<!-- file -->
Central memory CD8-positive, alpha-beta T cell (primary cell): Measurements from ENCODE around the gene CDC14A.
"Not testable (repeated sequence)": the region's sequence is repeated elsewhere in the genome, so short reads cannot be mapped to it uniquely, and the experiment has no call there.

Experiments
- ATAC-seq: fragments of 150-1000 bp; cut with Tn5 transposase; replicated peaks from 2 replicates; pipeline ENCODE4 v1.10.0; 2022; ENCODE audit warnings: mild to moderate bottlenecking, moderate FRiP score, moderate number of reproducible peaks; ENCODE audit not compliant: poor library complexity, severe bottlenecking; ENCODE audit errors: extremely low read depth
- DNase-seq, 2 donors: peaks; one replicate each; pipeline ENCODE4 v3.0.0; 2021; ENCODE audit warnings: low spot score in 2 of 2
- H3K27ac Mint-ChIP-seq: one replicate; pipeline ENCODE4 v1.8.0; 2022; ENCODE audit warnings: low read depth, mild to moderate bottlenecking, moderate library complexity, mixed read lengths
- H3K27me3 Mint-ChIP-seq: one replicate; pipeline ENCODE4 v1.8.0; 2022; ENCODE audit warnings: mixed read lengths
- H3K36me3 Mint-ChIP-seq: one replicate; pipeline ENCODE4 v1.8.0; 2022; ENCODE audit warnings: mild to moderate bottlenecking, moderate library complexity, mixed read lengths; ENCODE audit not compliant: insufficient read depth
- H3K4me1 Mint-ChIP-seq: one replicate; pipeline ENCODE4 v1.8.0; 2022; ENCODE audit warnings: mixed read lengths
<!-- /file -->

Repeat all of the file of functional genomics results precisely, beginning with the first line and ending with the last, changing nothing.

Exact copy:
Central memory CD8-positive, alpha-beta T cell (primary cell): Measurements from ENCODE around the gene CDC14A.
"Not testable (repeated sequence)": the region's sequence is repeated elsewhere in the genome, so short reads cannot be mapped to it uniquely, and the experiment has no call there.

Experiments
- ATAC-seq: fragments of 150-1000 bp; cut with Tn5 transposase; replicated peaks from 2 replicates; pipeline ENCODE4 v1.10.0; 2022; ENCODE audit warnings: mild to moderate bottlenecking, moderate FRiP score, moderate number of reproducible peaks; ENCODE audit not compliant: poor library complexity, severe bottlenecking; ENCODE audit errors: extremely low read depth
- DNase-seq, 2 donors: peaks; one replicate each; pipeline ENCODE4 v3.0.0; 2021; ENCODE audit warnings: low spot score in 2 of 2
- H3K27ac Mint-ChIP-seq: one replicate; pipeline ENCODE4 v1.8.0; 2022; ENCODE audit warnings: low read depth, mild to moderate bottlenecking, moderate library complexity, mixed read lengths
- H3K27me3 Mint-ChIP-seq: one replicate; pipeline ENCODE4 v1.8.0; 2022; ENCODE audit warnings: mixed read lengths
- H3K36me3 Mint-ChIP-seq: one replicate; pipeline ENCODE4 v1.8.0; 2022; ENCODE audit warnings: mild to moderate bottlenecking, moderate library complexity, mixed read lengths; ENCODE audit not compliant: insufficient read depth
- H3K4me1 Mint-ChIP-seq: one replicate; pipeline ENCODE4 v1.8.0; 2022; ENCODE audit warnings: mixed read lengths